Probiotics and crying time in babies with infantile colic BestBets: Probiotics and crying time in babies with infantile colic Probiotics and crying time in babies with infantile colic Report By: Nina Batchelor, Jennifer Kelly, Hyun Choi, Brona Geary - GPST1, FY2 Institution: University Hospital Lewisham Date Submitted: 5th April 2015 Date Completed: 1st July 2015 Last Modified: 1st July 2015 Status: Green (complete) Three Part Question In [babies presenting with infantile colic], does [the use (...) of probiotics] [reduce crying time]? Clinical Scenario A mother attends the Emergency Department with her breastfed 8-week-old baby girl who is crying inconsolably. History and examination point towards a diagnosis of infantile colic. You wonder whether you should suggest a proprietary over-the-counter remedy or whether you should just say that this is a self-limiting condition. A passing paediatrician notices your dilemma and suggests probiotic therapy to reduce the baby's distress. You wonder

2015 BestBETS

104. Exercise Supplement Creatine May Prevent Brain Injury in Unborn Babies

Exercise Supplement Creatine May Prevent Brain Injury in Unborn Babies Exercise Supplement Creatine May Prevent Brain Injury in Unborn Babies - Evidently Cochrane Search and hit Go By January 30, 2015 // Experiments in animals suggest the exercise supplement Creatine may prevent a baby’s brain being damaged during pregnancy and childbirth. Human studies are needed. Creatine packs a punch at the gym Creatine is a popular nutritional supplement among athletes as it improves muscle performance (...) in healthy individuals. Athletes rave about the flavoured powder which, when mixed with water or milk, produces a “delicious energy shake”. Athletes believe Creatine can sustain their performance during short but intense periods of exercise such as weight training, sprinting, and baseball. It works by releasing energy during periods of high and fluctuating energy demand. Creatine may hold the key to preventing an unborn baby’s brain from being injured during pregnancy and childbirth. Why pregnancy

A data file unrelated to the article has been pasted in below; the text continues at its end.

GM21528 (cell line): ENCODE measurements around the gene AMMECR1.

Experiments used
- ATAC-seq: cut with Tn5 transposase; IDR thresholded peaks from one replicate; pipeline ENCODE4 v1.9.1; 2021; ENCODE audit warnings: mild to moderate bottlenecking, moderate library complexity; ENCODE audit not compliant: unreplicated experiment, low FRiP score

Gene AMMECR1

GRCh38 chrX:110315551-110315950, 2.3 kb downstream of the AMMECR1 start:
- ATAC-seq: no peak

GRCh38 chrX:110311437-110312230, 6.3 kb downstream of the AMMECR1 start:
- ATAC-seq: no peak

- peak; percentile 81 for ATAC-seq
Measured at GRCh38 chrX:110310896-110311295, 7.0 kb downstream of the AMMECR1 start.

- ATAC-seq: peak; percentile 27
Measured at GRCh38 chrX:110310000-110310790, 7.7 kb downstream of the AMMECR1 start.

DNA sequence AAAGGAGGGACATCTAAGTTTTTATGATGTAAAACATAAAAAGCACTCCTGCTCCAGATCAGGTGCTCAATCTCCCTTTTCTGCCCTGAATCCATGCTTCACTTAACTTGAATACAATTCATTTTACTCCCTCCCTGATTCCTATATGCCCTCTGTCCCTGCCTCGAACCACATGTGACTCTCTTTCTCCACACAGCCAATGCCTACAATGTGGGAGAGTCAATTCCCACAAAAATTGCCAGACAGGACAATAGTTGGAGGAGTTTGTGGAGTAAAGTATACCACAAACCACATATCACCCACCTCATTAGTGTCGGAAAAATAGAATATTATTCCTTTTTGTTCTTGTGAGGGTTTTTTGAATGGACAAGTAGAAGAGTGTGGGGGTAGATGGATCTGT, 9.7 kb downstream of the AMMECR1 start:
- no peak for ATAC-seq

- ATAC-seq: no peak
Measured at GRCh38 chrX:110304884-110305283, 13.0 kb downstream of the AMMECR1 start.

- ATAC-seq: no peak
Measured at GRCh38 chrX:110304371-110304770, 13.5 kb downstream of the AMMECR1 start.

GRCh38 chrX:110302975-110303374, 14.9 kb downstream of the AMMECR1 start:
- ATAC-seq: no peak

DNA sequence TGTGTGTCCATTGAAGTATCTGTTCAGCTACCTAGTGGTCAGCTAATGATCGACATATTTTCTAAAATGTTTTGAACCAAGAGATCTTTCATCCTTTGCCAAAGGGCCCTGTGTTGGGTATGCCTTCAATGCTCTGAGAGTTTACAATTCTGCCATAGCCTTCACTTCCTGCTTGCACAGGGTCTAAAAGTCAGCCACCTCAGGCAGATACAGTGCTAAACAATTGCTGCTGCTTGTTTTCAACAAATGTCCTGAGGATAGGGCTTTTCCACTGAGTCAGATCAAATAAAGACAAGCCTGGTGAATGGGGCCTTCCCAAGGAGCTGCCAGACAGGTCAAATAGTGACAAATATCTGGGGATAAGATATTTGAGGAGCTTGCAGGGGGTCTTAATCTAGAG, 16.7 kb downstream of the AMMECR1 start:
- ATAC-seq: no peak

2015 Evidently Cochrane

105. Randomised controlled trial: Antithrombotic therapy for pregnancy complications: let's not throw the baby out with the bath water

Randomised controlled trial: Antithrombotic therapy for pregnancy complications: let's not throw the baby out with the bath water Antithrombotic therapy for pregnancy complications: let's not throw the baby out with the bath water | BMJ Evidence-Based Medicine We use cookies to improve our service and to tailor our content and advertising to you. You can manage your cookie settings via your browser at any time. To learn more about how we use cookies, please see our . Log in using your username (...) and password For personal accounts OR managers of institutional accounts Username * Password * your user name or password? Search for this keyword Search for this keyword Main menu Log in using your username and password For personal accounts OR managers of institutional accounts Username * Password * your user name or password? You are here Antithrombotic therapy for pregnancy complications: let's not throw the baby out with the bath water Article Text Therapeutics/prevention Randomised controlled trial

Full Text available with Trip Pro

2015 Evidence-Based Medicine (Requires free registration)

106. Choosing how to birth your baby: A decision aid for women with a previous caesarean section